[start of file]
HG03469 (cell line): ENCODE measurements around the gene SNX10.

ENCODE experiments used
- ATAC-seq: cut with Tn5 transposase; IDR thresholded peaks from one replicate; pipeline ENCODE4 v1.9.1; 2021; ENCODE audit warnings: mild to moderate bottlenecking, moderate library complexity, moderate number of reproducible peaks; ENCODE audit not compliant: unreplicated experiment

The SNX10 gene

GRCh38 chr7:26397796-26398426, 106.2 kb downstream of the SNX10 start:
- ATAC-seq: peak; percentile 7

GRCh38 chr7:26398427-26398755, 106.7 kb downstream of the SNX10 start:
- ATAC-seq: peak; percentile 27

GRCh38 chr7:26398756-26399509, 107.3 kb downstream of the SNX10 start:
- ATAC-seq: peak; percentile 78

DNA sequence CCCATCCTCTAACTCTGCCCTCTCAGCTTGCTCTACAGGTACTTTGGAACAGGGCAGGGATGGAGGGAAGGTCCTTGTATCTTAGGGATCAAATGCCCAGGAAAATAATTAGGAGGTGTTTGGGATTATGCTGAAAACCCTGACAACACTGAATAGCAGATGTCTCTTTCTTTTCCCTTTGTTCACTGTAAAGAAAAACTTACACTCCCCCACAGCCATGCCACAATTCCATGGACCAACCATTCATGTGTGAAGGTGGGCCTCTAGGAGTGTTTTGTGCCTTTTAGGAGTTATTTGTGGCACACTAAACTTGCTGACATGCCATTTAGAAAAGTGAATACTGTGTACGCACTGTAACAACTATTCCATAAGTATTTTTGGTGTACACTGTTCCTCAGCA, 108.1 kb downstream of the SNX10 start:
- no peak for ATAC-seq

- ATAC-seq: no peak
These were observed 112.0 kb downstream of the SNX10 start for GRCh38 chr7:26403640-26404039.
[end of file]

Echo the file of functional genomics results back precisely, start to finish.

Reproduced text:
HG03469 (cell line): ENCODE measurements around the gene SNX10.

ENCODE experiments used
- ATAC-seq: cut with Tn5 transposase; IDR thresholded peaks from one replicate; pipeline ENCODE4 v1.9.1; 2021; ENCODE audit warnings: mild to moderate bottlenecking, moderate library complexity, moderate number of reproducible peaks; ENCODE audit not compliant: unreplicated experiment

The SNX10 gene

GRCh38 chr7:26397796-26398426, 106.2 kb downstream of the SNX10 start:
- ATAC-seq: peak; percentile 7

GRCh38 chr7:26398427-26398755, 106.7 kb downstream of the SNX10 start:
- ATAC-seq: peak; percentile 27

GRCh38 chr7:26398756-26399509, 107.3 kb downstream of the SNX10 start:
- ATAC-seq: peak; percentile 78

DNA sequence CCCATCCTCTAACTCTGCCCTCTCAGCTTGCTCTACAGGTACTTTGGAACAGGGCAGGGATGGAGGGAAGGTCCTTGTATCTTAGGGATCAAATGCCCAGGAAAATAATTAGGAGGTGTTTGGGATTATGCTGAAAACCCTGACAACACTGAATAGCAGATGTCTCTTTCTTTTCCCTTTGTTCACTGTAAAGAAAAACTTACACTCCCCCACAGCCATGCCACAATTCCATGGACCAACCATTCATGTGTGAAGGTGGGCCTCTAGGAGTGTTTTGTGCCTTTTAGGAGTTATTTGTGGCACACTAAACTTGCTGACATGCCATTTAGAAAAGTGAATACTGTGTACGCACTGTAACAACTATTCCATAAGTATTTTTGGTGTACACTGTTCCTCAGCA, 108.1 kb downstream of the SNX10 start:
- no peak for ATAC-seq

- ATAC-seq: no peak
These were observed 112.0 kb downstream of the SNX10 start for GRCh38 chr7:26403640-26404039.